In this way, a business’s website or mobile app might be seen as an extension of its physical location. For instance, imagine a pizza parlor that allows customers to browse its menu and order a pizza either at the pizza parlor itself or online. Just as this pizza parlor must make it possible for disabled individuals to physically walk in, browse the menu and order a pizza, it must also make it possible for these individuals to do so online.
From one perspective, improving business access with ADA compliance is a no-brainer. Improved access expands your potential customer pool. Businesses that offer the most easily navigated websites and virtual storefronts may even become the preferred choice of disabled customers because they offer the easiest shopping experiences.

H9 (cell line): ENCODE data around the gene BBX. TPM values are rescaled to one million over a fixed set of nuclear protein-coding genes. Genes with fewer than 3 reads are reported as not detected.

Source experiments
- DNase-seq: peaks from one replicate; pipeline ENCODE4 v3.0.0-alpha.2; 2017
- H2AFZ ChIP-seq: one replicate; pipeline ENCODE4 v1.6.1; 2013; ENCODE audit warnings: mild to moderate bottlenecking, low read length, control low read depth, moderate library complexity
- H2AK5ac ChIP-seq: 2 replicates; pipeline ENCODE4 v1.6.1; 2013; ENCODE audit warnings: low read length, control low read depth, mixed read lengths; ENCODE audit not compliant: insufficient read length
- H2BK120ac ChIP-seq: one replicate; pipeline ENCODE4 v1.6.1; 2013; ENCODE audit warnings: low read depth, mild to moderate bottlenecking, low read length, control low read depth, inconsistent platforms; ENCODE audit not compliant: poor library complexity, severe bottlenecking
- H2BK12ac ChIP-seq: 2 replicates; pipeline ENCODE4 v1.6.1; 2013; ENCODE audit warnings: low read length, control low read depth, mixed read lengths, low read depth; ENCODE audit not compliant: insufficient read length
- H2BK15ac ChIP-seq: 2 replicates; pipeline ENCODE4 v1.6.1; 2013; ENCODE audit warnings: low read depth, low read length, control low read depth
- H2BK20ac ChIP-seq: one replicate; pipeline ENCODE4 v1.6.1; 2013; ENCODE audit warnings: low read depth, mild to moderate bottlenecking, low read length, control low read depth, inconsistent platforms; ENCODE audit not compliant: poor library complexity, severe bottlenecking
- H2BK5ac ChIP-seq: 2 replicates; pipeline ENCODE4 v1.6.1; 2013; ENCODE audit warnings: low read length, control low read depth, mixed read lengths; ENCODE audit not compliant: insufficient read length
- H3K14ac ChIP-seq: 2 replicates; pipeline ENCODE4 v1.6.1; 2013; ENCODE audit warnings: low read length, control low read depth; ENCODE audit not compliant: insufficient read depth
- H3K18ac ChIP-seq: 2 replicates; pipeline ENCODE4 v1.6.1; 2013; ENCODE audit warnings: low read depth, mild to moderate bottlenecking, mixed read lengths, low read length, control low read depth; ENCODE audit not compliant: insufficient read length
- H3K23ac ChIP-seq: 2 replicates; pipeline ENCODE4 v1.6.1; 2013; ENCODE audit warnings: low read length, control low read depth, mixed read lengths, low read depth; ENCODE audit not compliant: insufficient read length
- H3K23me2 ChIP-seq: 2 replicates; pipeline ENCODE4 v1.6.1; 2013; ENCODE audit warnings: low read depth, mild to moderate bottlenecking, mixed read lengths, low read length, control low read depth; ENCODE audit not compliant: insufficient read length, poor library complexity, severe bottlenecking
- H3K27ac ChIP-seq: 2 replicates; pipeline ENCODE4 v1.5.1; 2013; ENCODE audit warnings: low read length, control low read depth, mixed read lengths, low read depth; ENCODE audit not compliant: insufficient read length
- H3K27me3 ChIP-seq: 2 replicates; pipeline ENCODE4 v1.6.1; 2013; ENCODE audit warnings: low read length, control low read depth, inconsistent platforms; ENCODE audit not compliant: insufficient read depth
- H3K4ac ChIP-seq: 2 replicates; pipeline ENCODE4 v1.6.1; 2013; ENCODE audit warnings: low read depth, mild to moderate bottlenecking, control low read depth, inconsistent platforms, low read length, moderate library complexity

In practice, however, relatively few businesses have embraced ADA-compliant accessibility.
First Steps for Accessibility Online
For anyone looking to make their websites more accessible, looking at contrast, text and outside evaluators is a helpful starting point.
Nearly 27 million adult Americans report that they have trouble seeing, even with corrective lenses, or that they cannot see at all, according to a research report from the American Foundation for the Blind. Yet a Google study of one million websites found that the most common accessibility issue among them was low contrast, which made the sites less readable, says Raisa Cuevas, conversion and user experience specialist at Google.